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Transcript: What is mezzanine finance?

Let’s just talk about the pecking order of debt. A senior
investor is simply someone who is first in the pecking order to get repaid. For
example, a mortgage lender is the most senior investor because, before anything
else happens with the property, the mortgage-holder is first in the queue. A
shareholder in a company is the most junior investor because they get paid last
after all the creditors have been settled. It’s that simple.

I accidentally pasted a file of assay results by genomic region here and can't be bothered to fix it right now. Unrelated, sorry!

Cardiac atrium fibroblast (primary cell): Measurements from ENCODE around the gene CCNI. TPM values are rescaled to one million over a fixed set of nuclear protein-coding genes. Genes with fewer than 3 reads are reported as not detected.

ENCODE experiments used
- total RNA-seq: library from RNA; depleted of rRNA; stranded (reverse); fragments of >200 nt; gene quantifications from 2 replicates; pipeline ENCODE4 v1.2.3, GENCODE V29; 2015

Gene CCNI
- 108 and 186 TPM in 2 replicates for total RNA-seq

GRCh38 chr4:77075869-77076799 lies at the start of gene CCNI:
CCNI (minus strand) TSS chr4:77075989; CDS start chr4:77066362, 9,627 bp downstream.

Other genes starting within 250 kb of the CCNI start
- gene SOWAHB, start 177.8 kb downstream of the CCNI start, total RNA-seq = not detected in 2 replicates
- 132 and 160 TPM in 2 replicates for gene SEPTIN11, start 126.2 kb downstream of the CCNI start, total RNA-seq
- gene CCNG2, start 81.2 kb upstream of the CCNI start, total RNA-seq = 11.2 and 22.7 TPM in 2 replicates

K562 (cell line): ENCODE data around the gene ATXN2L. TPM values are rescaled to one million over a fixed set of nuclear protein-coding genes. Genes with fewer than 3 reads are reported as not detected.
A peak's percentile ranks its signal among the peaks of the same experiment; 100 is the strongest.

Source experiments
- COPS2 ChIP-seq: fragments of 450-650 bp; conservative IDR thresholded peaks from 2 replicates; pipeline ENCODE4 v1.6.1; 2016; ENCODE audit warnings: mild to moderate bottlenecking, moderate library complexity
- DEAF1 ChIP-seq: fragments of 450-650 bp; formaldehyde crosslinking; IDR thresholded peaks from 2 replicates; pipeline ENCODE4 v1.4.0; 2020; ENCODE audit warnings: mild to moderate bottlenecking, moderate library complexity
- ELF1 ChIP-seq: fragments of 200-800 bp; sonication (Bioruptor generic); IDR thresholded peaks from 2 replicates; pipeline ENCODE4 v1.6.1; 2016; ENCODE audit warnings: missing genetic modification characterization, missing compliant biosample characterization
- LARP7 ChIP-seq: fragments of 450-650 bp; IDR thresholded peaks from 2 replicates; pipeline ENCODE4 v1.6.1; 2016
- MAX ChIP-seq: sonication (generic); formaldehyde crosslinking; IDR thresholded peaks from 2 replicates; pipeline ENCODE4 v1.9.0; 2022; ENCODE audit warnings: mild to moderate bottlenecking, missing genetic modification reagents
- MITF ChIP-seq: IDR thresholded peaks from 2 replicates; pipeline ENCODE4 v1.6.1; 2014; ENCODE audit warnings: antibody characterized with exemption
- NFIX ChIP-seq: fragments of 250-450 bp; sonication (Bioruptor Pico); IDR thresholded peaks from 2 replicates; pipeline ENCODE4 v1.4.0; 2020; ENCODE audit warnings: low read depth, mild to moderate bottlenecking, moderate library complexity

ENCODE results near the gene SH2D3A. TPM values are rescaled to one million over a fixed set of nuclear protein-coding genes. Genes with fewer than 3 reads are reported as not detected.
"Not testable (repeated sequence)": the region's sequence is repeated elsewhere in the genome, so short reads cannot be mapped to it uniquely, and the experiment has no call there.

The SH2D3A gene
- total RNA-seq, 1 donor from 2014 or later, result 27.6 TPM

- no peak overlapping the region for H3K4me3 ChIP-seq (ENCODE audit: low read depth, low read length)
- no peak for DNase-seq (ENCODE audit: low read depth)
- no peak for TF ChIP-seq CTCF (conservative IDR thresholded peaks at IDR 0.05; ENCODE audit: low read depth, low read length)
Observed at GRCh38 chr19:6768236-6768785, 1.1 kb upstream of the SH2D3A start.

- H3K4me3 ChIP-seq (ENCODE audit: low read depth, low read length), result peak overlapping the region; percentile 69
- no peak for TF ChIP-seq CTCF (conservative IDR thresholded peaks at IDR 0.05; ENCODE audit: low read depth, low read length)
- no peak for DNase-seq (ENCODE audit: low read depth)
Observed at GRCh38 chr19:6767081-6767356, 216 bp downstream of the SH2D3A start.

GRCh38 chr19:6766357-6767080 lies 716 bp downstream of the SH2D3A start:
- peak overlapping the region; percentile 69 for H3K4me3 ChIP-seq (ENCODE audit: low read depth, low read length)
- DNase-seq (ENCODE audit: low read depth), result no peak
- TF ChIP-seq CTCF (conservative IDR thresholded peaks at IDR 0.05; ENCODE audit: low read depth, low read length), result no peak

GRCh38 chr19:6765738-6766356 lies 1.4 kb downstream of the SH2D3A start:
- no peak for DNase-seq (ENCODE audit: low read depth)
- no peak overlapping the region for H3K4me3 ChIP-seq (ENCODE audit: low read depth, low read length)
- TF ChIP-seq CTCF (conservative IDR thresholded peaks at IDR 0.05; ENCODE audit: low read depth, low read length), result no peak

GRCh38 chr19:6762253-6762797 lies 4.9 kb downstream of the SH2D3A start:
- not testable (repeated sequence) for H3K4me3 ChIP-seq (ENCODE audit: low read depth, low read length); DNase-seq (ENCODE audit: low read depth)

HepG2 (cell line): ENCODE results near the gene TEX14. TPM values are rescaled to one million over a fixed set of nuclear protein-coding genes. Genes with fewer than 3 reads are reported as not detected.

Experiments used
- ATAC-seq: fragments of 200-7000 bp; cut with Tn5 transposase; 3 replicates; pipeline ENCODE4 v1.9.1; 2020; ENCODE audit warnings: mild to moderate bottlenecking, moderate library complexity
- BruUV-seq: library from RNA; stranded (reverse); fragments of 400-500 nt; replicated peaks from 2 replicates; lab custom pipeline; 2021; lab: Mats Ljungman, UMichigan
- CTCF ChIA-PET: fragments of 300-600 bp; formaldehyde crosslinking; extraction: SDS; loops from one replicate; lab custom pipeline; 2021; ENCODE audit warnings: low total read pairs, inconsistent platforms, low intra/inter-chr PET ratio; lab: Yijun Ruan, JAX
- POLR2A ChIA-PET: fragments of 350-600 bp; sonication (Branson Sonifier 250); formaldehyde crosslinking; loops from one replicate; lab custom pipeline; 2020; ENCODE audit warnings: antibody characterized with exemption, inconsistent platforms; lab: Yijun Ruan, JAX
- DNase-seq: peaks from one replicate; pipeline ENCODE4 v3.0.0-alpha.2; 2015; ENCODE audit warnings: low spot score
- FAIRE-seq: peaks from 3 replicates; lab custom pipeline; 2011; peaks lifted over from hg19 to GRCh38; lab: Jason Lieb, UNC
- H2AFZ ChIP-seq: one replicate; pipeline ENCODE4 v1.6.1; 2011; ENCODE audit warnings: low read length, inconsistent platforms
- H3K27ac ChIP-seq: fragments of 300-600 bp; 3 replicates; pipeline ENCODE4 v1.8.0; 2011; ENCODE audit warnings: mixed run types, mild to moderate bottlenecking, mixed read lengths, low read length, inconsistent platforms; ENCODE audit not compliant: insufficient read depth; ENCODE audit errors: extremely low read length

Mezzanine usually means something in between a senior debt
holder and a shareholder who has equity. In my experience, it usually means a
shareholder has gotten a loan but can’t come up with the full contribution that
they are expected to put in themselves. No lender will, and should, lend
someone 100% of the money for a venture. You should always have some skin in
the game. So, let’s just say you get a loan for a building and the bank gives
you 70%, you’ve got 10%, and now you turn to a mezzanine loan to get the other
20%. That loan usually comes at a high price; in my experience about two times prime,
and because it makes up only 20% of the total debt, my clients can afford it,
but it’s risky of course.

I made a living chasing mezzanine deals for a few years
because it’s an easy way to make a decent return with a relatively small amount
of capital.

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